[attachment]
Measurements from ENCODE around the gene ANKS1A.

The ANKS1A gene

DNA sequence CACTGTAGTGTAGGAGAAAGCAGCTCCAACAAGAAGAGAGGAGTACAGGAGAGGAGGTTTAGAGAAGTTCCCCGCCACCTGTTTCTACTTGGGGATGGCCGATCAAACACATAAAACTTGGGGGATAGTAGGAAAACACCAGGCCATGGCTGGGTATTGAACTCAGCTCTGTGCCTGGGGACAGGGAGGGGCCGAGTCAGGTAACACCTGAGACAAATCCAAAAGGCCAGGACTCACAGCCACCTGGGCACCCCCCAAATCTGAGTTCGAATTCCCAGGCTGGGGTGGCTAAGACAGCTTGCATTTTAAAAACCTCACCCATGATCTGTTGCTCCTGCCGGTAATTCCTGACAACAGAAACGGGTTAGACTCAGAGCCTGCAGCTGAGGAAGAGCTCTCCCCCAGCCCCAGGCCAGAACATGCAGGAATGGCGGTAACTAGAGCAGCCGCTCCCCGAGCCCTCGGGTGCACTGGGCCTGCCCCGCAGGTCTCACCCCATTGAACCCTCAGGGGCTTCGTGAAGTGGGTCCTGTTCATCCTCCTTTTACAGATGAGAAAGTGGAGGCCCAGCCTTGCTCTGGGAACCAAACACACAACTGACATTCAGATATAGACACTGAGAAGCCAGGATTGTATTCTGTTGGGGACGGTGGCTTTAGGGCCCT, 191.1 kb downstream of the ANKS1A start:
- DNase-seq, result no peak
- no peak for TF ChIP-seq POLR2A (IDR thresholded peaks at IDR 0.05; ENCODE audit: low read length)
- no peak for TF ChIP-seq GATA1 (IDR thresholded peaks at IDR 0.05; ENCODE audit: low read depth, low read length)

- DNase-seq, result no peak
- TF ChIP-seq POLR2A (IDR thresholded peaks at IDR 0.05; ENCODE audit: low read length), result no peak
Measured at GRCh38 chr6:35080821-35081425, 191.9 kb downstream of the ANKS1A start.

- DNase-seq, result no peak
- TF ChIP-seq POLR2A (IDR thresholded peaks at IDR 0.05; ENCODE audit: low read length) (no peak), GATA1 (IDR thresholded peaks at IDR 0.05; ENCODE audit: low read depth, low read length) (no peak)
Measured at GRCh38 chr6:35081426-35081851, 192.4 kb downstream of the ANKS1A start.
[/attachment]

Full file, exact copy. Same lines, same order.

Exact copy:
Measurements from ENCODE around the gene ANKS1A.

The ANKS1A gene

DNA sequence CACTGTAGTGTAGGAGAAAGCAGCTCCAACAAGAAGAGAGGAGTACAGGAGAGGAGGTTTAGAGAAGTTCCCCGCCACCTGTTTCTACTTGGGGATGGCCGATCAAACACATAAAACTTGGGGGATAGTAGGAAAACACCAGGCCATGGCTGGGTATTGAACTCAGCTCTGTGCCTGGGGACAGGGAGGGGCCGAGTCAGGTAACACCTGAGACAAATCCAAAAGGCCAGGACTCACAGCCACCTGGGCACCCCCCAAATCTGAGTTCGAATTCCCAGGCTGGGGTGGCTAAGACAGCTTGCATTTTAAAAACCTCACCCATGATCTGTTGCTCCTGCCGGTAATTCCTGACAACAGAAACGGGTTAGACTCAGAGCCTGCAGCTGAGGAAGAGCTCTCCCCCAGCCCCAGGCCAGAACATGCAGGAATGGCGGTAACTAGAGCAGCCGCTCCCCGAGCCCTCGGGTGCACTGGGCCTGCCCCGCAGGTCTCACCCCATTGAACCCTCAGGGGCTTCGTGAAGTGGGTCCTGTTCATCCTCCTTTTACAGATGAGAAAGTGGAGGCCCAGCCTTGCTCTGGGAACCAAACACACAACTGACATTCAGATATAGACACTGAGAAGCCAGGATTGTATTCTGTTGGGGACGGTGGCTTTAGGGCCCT, 191.1 kb downstream of the ANKS1A start:
- DNase-seq, result no peak
- no peak for TF ChIP-seq POLR2A (IDR thresholded peaks at IDR 0.05; ENCODE audit: low read length)
- no peak for TF ChIP-seq GATA1 (IDR thresholded peaks at IDR 0.05; ENCODE audit: low read depth, low read length)

- DNase-seq, result no peak
- TF ChIP-seq POLR2A (IDR thresholded peaks at IDR 0.05; ENCODE audit: low read length), result no peak
Measured at GRCh38 chr6:35080821-35081425, 191.9 kb downstream of the ANKS1A start.

- DNase-seq, result no peak
- TF ChIP-seq POLR2A (IDR thresholded peaks at IDR 0.05; ENCODE audit: low read length) (no peak), GATA1 (IDR thresholded peaks at IDR 0.05; ENCODE audit: low read depth, low read length) (no peak)
Measured at GRCh38 chr6:35081426-35081851, 192.4 kb downstream of the ANKS1A start.